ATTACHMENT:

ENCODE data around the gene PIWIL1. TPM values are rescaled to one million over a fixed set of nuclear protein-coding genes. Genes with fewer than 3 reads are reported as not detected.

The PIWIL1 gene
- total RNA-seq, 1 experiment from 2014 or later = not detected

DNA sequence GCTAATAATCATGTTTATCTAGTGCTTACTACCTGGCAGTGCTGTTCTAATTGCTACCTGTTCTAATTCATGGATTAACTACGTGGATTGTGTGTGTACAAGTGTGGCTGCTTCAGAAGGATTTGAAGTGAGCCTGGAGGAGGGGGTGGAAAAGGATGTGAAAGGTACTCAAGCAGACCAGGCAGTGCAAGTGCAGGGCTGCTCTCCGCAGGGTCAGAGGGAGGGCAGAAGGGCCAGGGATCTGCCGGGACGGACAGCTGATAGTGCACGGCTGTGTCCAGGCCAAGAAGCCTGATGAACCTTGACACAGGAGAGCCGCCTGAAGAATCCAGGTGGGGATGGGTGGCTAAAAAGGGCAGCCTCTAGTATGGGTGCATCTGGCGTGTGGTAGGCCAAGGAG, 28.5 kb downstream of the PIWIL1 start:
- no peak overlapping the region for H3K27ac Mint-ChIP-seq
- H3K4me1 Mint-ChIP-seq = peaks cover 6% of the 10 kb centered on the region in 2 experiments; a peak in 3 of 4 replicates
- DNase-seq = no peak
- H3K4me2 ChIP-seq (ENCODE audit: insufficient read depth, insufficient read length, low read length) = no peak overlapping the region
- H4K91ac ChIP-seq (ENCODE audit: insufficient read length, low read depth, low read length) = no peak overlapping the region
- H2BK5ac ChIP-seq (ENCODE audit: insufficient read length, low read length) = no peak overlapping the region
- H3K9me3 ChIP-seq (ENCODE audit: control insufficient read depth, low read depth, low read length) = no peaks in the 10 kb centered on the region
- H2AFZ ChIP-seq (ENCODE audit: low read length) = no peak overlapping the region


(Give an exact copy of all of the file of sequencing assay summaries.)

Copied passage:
ENCODE data around the gene PIWIL1. TPM values are rescaled to one million over a fixed set of nuclear protein-coding genes. Genes with fewer than 3 reads are reported as not detected.

The PIWIL1 gene
- total RNA-seq, 1 experiment from 2014 or later = not detected

DNA sequence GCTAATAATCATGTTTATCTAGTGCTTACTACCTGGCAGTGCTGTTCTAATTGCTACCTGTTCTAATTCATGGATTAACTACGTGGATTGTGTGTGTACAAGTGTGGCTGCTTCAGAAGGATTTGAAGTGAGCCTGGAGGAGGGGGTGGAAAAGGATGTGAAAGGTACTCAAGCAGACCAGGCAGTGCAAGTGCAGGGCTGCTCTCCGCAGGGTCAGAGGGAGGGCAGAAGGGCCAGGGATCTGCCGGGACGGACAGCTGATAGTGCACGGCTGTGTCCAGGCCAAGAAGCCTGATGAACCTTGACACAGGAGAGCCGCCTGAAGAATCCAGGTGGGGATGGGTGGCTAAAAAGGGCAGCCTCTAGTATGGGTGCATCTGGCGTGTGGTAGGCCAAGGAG, 28.5 kb downstream of the PIWIL1 start:
- no peak overlapping the region for H3K27ac Mint-ChIP-seq
- H3K4me1 Mint-ChIP-seq = peaks cover 6% of the 10 kb centered on the region in 2 experiments; a peak in 3 of 4 replicates
- DNase-seq = no peak
- H3K4me2 ChIP-seq (ENCODE audit: insufficient read depth, insufficient read length, low read length) = no peak overlapping the region
- H4K91ac ChIP-seq (ENCODE audit: insufficient read length, low read depth, low read length) = no peak overlapping the region
- H2BK5ac ChIP-seq (ENCODE audit: insufficient read length, low read length) = no peak overlapping the region
- H3K9me3 ChIP-seq (ENCODE audit: control insufficient read depth, low read depth, low read length) = no peaks in the 10 kb centered on the region
- H2AFZ ChIP-seq (ENCODE audit: low read length) = no peak overlapping the region